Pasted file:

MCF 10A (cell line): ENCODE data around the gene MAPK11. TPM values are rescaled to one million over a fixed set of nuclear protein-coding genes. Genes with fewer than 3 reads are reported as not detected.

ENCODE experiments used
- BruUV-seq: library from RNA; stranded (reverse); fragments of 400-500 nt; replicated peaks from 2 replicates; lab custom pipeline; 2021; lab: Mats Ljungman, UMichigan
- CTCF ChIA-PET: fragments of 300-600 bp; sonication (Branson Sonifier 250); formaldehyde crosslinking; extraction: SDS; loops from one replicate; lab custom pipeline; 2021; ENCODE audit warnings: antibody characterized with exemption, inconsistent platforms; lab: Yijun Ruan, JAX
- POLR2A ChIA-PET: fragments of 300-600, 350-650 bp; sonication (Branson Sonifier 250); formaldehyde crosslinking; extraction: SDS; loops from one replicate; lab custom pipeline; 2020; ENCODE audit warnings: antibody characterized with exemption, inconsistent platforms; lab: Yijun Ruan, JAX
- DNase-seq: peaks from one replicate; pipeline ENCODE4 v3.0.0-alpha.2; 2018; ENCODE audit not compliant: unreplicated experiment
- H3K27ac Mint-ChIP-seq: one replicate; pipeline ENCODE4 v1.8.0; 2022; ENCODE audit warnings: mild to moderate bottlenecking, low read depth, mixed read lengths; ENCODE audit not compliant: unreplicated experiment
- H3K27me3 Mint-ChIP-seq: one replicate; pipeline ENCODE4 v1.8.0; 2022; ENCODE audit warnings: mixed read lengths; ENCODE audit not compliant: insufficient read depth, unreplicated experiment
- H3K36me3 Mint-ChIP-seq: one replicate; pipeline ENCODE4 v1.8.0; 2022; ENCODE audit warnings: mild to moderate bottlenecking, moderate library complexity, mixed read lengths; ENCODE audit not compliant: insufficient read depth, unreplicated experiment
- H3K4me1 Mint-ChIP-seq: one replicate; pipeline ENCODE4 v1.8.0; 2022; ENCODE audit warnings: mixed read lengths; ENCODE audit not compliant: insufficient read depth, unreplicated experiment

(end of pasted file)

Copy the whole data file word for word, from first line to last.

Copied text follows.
MCF 10A (cell line): ENCODE data around the gene MAPK11. TPM values are rescaled to one million over a fixed set of nuclear protein-coding genes. Genes with fewer than 3 reads are reported as not detected.

ENCODE experiments used
- BruUV-seq: library from RNA; stranded (reverse); fragments of 400-500 nt; replicated peaks from 2 replicates; lab custom pipeline; 2021; lab: Mats Ljungman, UMichigan
- CTCF ChIA-PET: fragments of 300-600 bp; sonication (Branson Sonifier 250); formaldehyde crosslinking; extraction: SDS; loops from one replicate; lab custom pipeline; 2021; ENCODE audit warnings: antibody characterized with exemption, inconsistent platforms; lab: Yijun Ruan, JAX
- POLR2A ChIA-PET: fragments of 300-600, 350-650 bp; sonication (Branson Sonifier 250); formaldehyde crosslinking; extraction: SDS; loops from one replicate; lab custom pipeline; 2020; ENCODE audit warnings: antibody characterized with exemption, inconsistent platforms; lab: Yijun Ruan, JAX
- DNase-seq: peaks from one replicate; pipeline ENCODE4 v3.0.0-alpha.2; 2018; ENCODE audit not compliant: unreplicated experiment
- H3K27ac Mint-ChIP-seq: one replicate; pipeline ENCODE4 v1.8.0; 2022; ENCODE audit warnings: mild to moderate bottlenecking, low read depth, mixed read lengths; ENCODE audit not compliant: unreplicated experiment
- H3K27me3 Mint-ChIP-seq: one replicate; pipeline ENCODE4 v1.8.0; 2022; ENCODE audit warnings: mixed read lengths; ENCODE audit not compliant: insufficient read depth, unreplicated experiment
- H3K36me3 Mint-ChIP-seq: one replicate; pipeline ENCODE4 v1.8.0; 2022; ENCODE audit warnings: mild to moderate bottlenecking, moderate library complexity, mixed read lengths; ENCODE audit not compliant: insufficient read depth, unreplicated experiment
- H3K4me1 Mint-ChIP-seq: one replicate; pipeline ENCODE4 v1.8.0; 2022; ENCODE audit warnings: mixed read lengths; ENCODE audit not compliant: insufficient read depth, unreplicated experiment